The transition towards a ‘bioeconomy’ is key to combating climate change. Making products and energy from renewable, natural (and local) resources will help reduce our dependency on imported, fossil raw materials. But biomass is not an endless resource. We need to find ways to make use of low value and residual feedstocks, which do not compete with food or feed. New processes also need to be developed to get maximum value from biomass: more intelligently using all parts of the biomass for high value applications.
Industry is working hard to overcome these challenges, and collaborations such as the Bio4Products project are contributing.
Sourcing sustainable biomass
Bio4Products will explore the potential of underutilised feedstocks, focusing on residues from agriculture, food/feed processing and forestry. In the first months of the project CAPAX has made a pre-selection of potential feedstocks based on factors such as sustainability, suitability and availability. In total, 10 different biomass feedstocks are being tested: hemp shives, flax shives, pellet shives, softwood sawdust, hardwood forestry chips, hardwood slabs, olive kernels, wheat straw, sunflower husks and phytoremediated poplar.
Innovative conversion method
Within Bio4Products BTG Biomass Technology Group will demonstrate a new two-step conversion method combining to transform biomass into useful, high-value materials that can be further processed into bio-based products.
The process combines fast pyrolysis – which converts solid biomass into a liquid bio-oil – and fractionation, which separates the oil into useful intermediate fractions: pyrolytic lignin and pyrolytic sugar.
Work has already begun, with batches of the new biomass streams being pyrolysed and fractionated. BTG have then analysed the quality and properties of the resulting pyrolysis liquid samples, to determine the amounts of lignin, cellulose and extractives present, and the overall suitability of each type of biomass.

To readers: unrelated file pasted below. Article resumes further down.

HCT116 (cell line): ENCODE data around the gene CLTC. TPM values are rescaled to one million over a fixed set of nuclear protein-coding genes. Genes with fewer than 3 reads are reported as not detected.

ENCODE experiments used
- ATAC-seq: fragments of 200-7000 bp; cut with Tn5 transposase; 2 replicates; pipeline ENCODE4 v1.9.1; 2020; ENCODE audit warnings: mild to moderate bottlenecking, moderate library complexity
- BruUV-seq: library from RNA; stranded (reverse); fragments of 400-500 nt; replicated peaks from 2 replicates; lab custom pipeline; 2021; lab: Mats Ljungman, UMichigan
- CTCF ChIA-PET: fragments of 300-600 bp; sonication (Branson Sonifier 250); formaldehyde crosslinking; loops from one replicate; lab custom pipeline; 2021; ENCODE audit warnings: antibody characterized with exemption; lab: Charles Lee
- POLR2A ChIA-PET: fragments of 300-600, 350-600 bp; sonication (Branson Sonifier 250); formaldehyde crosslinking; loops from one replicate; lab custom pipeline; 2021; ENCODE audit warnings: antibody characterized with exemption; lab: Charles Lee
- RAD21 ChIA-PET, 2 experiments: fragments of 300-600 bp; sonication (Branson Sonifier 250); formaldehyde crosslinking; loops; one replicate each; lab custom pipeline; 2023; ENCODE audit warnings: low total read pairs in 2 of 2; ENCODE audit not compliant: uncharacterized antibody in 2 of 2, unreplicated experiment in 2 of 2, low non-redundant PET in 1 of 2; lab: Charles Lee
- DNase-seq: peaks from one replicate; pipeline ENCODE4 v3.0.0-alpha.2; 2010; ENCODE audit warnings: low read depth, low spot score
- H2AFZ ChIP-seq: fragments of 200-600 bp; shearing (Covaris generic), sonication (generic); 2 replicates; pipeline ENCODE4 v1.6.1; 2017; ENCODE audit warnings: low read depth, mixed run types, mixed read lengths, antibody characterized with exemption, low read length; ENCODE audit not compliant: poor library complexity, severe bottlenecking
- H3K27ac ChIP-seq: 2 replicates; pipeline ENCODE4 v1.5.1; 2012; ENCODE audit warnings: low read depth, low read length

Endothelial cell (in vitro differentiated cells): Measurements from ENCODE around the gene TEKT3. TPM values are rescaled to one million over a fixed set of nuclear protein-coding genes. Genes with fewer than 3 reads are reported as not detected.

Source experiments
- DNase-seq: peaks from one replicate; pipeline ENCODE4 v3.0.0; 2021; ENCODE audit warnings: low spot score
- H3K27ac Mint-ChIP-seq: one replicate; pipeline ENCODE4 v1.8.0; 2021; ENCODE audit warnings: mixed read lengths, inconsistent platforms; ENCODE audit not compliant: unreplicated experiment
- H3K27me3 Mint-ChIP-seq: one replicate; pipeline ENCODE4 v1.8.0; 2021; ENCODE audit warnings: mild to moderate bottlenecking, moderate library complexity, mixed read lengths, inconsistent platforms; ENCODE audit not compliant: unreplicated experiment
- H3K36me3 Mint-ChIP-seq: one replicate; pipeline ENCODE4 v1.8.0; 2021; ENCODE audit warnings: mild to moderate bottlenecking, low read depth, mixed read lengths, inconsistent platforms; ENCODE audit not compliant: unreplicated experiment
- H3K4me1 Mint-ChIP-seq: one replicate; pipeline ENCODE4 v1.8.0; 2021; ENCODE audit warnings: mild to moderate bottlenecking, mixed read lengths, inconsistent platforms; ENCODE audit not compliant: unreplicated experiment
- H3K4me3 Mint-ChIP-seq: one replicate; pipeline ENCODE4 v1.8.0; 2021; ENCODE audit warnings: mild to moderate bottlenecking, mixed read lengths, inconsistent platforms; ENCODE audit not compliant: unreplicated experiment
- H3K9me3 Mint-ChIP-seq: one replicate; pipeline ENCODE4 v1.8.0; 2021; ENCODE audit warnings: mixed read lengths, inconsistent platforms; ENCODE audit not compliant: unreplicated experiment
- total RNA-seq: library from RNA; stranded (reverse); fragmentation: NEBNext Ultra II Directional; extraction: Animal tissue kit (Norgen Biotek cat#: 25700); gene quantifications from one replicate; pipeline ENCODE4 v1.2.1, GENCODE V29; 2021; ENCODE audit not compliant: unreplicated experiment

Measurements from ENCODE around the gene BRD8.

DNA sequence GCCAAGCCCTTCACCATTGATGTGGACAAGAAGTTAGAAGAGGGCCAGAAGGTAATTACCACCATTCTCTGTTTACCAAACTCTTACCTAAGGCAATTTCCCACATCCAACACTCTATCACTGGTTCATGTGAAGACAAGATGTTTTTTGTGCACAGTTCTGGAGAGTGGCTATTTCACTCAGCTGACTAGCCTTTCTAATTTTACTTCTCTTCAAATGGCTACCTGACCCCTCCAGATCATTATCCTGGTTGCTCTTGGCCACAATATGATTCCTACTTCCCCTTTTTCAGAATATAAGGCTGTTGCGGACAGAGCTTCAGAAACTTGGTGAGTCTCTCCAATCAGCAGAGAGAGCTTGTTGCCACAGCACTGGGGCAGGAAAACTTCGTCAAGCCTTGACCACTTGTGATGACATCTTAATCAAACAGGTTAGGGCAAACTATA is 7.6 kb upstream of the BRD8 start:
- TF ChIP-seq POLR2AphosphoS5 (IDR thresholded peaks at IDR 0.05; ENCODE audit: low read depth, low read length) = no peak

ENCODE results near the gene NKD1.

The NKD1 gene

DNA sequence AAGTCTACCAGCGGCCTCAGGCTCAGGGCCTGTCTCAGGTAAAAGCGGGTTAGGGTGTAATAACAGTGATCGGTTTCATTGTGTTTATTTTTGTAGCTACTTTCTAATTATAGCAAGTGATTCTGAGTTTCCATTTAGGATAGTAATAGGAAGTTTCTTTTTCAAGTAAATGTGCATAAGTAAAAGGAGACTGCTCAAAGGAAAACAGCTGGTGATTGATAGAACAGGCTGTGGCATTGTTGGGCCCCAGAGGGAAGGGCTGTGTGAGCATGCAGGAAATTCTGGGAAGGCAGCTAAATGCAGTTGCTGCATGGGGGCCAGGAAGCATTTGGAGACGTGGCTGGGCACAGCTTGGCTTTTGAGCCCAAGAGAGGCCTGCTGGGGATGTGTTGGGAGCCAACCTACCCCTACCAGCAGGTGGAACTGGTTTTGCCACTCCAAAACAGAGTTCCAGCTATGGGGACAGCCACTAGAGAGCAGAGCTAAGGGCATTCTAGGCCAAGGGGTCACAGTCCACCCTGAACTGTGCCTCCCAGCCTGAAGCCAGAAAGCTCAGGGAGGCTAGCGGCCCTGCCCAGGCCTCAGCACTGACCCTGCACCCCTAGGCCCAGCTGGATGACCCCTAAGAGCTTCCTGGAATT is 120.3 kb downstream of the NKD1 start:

BTG has also made progress with the design and construction of the fractionation demo-plant, which will significantly scale up the fractionation process.
Industrial partners Derbigum, Hexion and TransFurans Chemicals (TFC), will incorporate the bio fractions into their current production processes. Already tens to hundreds of kilograms of the two intermediate materials have been provided to the industrial end-users for testing.
Derbigum has started with processing the pyrolytic lignin in formulations for producing waterproofing membranes. The maximum degree of fossil bitumen substitution by the pyrolytic lignin is currently being tested.
Hexion will also work with pyrolytic lignin, and aim to use it as a replacement for fossil phenol in their resin formulations. So far Hexion has started with the chemical characterisation of different pyrolytic lignin samples, and a lignin-based moulding compound was developed.
TFC aims to use the pyrolytic sugar in two end products; wood preservatives and sand moulding resins. At its base in Geel, Belgium, the company has already begun working with the pyrolytic sugar, producing a large number of samples for detailed analysis and started pilot testing.
Innovation consultants Van der Meer & van Tilburg will support these companies and have produced the first market exploitation plan for the project, which aims to help the partners to successfully commercialise the products under development, as well as to explore other possible applications. With considerable potential to include its sustainable resources in other product ranges, Bio4Products can help unlock the potential of the bioeconomy in Europe, and beyond.